10. This final topic really needs to be addressed separately since it is more a suggestion on how we can be involved in church planting movements than a comment on Dr. Kooistra’s article. I will try to explain my suggestion briefly. MTW has the great opportunity to influence church planting movements on all of its fields, including mission agencies and churches both inside and outside the Reformed and covenantal communities. Every one of our fields has the task of reaching its region/country, a task far beyond their own MTW field’s capacity. And yet there is a broadly evangelical community in most fields with which we can join forces through our involvement in leadership and training.
As Redeemer PCA seeks to reach all of New York City through creating a vision, directing and training other evangelical churches, they are making strides toward reaching the whole city in a way they could not by themselves. Japan’s Church Planting Institute (CPI) is likewise trying to reach all of Japan through the joint networking of many missions and denominations. Under the leadership of PCA minister and RTS professor Steve Childers, missionaries from every denomination are affected personally through the recovery and application of gospel truths in their lives, and through church planting methods taught at CPI. Participants are thrilled to receive this training, even though it is strongly Reformed and gospel-centered! I am amazed at the nearly 1000 individual missionaries and nationals over the past 12 years who have had the opportunity to hear and be changed through a God-glorifying and God-centered approach to church movement in Japan because of CPI, and I am excited about the potential that MTW has through this same opportunity in every one of its fields!
Steve Childers’ efforts are being multiplied beyond the United States and Japan, in Korea and Ghana (Senegal, India and other countries are in the planning stages) through his broader ministry Global Church Advancement (GCA). GCA teaches that there are four strategic steps for developing movements: one, developing church planting networks; two, building church planting alliances which are networks of diverse people groups in a region to resource and support one another toward the common vision; three, birthing church planting movements through the recovery and application of the gospel; four, working hard toward the goal of establishing healthy and growing church planting networks and alliances and praying hard for the desire that through our networks and alliances God will birth true church planting movements.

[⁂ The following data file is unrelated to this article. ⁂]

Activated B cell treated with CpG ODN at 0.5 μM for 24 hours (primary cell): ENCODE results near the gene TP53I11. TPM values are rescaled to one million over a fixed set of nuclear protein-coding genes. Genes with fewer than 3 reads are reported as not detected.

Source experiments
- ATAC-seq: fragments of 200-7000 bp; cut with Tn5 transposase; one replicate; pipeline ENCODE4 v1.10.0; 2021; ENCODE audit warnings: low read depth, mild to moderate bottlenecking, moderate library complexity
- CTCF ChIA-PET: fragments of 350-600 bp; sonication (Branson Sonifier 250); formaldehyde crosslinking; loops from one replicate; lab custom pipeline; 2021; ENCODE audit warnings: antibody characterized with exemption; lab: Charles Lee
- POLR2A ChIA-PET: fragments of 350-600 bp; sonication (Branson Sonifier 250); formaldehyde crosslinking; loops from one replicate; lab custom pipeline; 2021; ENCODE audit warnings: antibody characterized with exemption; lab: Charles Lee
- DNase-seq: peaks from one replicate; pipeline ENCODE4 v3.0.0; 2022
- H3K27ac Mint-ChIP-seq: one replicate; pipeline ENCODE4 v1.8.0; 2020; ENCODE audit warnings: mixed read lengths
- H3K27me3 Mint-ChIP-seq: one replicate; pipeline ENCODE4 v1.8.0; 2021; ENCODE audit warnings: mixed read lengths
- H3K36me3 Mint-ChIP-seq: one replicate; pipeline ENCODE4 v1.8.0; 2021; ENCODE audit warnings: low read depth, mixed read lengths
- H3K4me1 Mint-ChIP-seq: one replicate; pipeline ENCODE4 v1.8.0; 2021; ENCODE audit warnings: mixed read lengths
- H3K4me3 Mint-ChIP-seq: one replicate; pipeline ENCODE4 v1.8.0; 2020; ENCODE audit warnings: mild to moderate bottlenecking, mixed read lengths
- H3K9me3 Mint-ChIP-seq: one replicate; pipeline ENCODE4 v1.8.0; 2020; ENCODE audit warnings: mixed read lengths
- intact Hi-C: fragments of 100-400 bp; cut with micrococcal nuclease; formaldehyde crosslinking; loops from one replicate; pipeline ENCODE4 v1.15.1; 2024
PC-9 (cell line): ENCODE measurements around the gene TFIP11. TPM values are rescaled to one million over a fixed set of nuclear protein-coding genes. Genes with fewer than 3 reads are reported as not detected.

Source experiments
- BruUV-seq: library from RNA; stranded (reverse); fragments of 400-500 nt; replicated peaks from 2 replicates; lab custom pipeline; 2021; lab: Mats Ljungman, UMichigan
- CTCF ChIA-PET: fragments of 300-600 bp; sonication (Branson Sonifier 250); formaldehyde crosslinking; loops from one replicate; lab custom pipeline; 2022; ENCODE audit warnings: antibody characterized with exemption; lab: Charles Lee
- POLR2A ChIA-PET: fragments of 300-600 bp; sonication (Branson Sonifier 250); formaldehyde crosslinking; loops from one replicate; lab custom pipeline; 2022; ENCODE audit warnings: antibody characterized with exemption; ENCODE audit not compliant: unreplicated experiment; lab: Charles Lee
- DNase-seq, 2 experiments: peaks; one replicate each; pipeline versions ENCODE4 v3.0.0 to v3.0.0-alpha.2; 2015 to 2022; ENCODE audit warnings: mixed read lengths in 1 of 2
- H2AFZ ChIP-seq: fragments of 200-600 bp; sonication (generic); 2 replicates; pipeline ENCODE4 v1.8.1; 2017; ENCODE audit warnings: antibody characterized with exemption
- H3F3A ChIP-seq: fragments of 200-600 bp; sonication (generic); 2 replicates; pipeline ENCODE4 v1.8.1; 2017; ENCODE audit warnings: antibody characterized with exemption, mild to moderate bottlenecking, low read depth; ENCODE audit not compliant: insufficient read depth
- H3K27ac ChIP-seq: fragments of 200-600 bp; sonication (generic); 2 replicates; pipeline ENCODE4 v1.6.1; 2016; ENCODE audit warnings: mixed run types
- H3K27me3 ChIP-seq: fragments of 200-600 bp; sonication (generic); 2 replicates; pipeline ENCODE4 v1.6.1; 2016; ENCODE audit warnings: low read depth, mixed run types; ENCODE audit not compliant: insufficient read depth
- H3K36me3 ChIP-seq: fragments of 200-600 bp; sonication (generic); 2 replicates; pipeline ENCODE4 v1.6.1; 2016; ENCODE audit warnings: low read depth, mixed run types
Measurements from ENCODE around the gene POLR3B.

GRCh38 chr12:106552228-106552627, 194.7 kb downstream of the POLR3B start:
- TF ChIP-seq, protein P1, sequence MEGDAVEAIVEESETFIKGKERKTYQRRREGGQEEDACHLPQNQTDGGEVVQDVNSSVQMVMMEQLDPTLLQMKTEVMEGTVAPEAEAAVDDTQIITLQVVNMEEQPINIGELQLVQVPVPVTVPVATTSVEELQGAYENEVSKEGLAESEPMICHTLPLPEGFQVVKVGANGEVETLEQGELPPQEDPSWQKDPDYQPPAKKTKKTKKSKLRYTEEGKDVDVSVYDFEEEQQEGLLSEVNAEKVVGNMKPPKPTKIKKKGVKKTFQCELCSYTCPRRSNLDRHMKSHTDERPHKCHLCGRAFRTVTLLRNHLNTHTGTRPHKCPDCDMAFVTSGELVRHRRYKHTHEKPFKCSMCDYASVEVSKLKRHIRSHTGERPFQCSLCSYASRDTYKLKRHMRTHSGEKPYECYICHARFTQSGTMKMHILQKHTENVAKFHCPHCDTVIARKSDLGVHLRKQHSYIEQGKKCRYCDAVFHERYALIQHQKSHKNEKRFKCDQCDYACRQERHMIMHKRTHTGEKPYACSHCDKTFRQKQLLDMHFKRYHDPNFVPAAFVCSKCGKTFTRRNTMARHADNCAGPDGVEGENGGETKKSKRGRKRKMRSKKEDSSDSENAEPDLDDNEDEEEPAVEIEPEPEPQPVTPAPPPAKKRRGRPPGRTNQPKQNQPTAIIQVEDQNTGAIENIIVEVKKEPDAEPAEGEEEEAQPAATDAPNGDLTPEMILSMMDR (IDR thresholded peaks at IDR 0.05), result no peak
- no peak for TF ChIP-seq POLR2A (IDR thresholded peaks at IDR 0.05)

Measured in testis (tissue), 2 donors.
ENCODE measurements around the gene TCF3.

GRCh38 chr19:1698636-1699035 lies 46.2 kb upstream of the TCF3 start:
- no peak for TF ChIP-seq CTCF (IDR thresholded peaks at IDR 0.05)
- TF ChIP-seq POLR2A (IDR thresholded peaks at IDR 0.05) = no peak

MTW’s mission purpose statement says (in part): “As the Holy Spirit leads we will also take opportunities to impact others from our Reformed and covenantal perspective.” Through Global Church Advancement, MTW has a golden opportunity to work towards this goal. Each one of our MTW mission fields can tap into the resources of Global Church Advancement and thus participate in the wider expansion of the gospel throughout the world.
Author’s Disclaimer: I am missionary to Japan and with Spiritual Life Department. In this article I am writing as an individual missionary and not representing MTW as a whole or the MTW Spiritual Life Department.